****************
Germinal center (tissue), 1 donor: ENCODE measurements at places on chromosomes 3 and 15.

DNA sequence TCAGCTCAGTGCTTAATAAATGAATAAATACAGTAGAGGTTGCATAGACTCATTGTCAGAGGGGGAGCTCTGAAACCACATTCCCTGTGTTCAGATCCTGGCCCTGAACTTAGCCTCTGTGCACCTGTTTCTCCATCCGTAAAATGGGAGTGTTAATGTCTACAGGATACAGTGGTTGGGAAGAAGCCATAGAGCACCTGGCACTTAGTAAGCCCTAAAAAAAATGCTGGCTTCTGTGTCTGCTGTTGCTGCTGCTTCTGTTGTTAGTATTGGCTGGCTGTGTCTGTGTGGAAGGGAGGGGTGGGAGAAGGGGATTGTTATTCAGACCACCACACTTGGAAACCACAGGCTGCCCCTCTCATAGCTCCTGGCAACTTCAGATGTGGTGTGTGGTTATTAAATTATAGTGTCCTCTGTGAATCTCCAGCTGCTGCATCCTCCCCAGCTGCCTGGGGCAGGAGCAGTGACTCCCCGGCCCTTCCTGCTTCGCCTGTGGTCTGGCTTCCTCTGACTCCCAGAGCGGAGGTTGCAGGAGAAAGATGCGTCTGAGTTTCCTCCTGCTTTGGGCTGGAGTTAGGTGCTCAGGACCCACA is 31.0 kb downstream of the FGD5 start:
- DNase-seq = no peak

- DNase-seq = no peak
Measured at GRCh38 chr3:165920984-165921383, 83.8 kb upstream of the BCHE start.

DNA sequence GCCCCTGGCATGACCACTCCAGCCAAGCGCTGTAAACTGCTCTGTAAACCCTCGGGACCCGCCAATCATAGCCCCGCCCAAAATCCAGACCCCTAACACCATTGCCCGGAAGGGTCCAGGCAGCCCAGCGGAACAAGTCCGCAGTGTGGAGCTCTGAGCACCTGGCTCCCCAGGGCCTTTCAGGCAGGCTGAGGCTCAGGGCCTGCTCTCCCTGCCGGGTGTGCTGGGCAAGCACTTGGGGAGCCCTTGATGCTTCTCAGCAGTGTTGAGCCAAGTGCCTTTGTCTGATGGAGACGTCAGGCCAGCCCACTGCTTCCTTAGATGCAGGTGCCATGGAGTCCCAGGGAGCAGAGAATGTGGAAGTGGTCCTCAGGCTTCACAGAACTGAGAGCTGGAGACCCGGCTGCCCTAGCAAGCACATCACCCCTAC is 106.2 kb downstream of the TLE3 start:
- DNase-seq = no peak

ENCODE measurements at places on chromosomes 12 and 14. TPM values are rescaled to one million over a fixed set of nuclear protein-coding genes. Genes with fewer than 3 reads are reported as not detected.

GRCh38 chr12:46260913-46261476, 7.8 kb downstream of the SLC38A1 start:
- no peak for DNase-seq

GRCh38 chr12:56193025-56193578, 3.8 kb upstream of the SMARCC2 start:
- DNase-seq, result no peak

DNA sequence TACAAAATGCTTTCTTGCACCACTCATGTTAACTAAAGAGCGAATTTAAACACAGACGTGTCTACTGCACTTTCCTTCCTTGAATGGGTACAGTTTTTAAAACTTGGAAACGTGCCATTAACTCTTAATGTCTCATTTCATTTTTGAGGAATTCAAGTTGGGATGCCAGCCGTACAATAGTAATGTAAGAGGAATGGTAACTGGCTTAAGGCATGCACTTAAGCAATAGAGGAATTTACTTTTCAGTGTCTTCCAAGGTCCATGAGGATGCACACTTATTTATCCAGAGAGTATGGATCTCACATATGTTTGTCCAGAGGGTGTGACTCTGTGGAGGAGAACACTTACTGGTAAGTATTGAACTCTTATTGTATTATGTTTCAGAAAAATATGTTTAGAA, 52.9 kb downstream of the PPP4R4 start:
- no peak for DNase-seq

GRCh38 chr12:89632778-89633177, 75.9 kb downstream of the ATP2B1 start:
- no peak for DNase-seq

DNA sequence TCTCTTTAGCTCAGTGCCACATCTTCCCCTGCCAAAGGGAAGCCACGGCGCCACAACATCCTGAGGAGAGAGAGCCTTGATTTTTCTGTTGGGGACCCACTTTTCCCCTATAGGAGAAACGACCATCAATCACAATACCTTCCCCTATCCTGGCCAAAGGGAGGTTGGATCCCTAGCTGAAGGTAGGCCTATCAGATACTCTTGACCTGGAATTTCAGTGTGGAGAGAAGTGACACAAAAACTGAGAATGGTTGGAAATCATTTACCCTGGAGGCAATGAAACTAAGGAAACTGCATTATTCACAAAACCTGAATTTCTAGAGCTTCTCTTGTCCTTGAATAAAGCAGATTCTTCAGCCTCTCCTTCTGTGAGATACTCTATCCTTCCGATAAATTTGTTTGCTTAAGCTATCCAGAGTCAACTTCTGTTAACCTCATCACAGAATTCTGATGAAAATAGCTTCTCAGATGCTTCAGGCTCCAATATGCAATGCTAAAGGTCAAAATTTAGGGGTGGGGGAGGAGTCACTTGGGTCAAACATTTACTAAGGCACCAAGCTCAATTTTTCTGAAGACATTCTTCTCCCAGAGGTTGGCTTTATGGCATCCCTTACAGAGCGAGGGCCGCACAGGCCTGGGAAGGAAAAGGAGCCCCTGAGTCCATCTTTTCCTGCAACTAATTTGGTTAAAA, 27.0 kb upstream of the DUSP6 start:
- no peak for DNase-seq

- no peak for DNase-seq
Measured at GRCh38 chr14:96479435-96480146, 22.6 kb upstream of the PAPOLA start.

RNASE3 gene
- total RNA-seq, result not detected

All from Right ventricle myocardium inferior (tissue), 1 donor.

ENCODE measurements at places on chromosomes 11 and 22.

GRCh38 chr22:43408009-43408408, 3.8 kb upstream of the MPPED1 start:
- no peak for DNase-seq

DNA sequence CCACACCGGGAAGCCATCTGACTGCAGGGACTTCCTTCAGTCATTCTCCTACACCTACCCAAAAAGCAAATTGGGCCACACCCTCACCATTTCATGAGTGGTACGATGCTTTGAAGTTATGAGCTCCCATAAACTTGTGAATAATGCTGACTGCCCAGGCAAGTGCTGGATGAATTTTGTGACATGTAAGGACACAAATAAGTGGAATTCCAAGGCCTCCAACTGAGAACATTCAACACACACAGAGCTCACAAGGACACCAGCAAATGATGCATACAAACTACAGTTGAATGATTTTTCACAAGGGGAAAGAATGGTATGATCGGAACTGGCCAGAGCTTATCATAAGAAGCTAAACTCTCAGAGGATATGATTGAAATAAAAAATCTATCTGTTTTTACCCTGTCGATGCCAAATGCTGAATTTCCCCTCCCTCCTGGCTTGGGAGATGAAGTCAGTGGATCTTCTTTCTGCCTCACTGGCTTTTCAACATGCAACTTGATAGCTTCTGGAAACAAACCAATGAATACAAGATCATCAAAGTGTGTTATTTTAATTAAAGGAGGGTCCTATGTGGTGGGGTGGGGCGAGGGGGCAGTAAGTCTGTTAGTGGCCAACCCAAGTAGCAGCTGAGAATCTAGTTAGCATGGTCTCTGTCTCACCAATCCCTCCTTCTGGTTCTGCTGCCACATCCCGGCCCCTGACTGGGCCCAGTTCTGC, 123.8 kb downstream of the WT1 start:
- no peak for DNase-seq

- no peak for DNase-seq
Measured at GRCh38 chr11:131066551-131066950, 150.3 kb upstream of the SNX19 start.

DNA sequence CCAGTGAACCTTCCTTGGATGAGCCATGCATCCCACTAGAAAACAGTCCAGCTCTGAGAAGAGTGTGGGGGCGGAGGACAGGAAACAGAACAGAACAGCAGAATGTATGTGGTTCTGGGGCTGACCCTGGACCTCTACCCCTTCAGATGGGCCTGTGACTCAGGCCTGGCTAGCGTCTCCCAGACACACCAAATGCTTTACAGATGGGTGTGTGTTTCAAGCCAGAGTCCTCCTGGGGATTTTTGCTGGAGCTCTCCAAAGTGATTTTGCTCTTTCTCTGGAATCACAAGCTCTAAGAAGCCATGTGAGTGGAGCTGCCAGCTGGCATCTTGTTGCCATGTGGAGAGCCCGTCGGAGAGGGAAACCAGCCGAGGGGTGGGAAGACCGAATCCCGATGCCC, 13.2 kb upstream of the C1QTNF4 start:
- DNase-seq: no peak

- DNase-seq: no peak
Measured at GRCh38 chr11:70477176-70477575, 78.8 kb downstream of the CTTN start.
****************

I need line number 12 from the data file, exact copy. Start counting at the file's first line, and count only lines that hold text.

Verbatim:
- DNase-seq, result no peak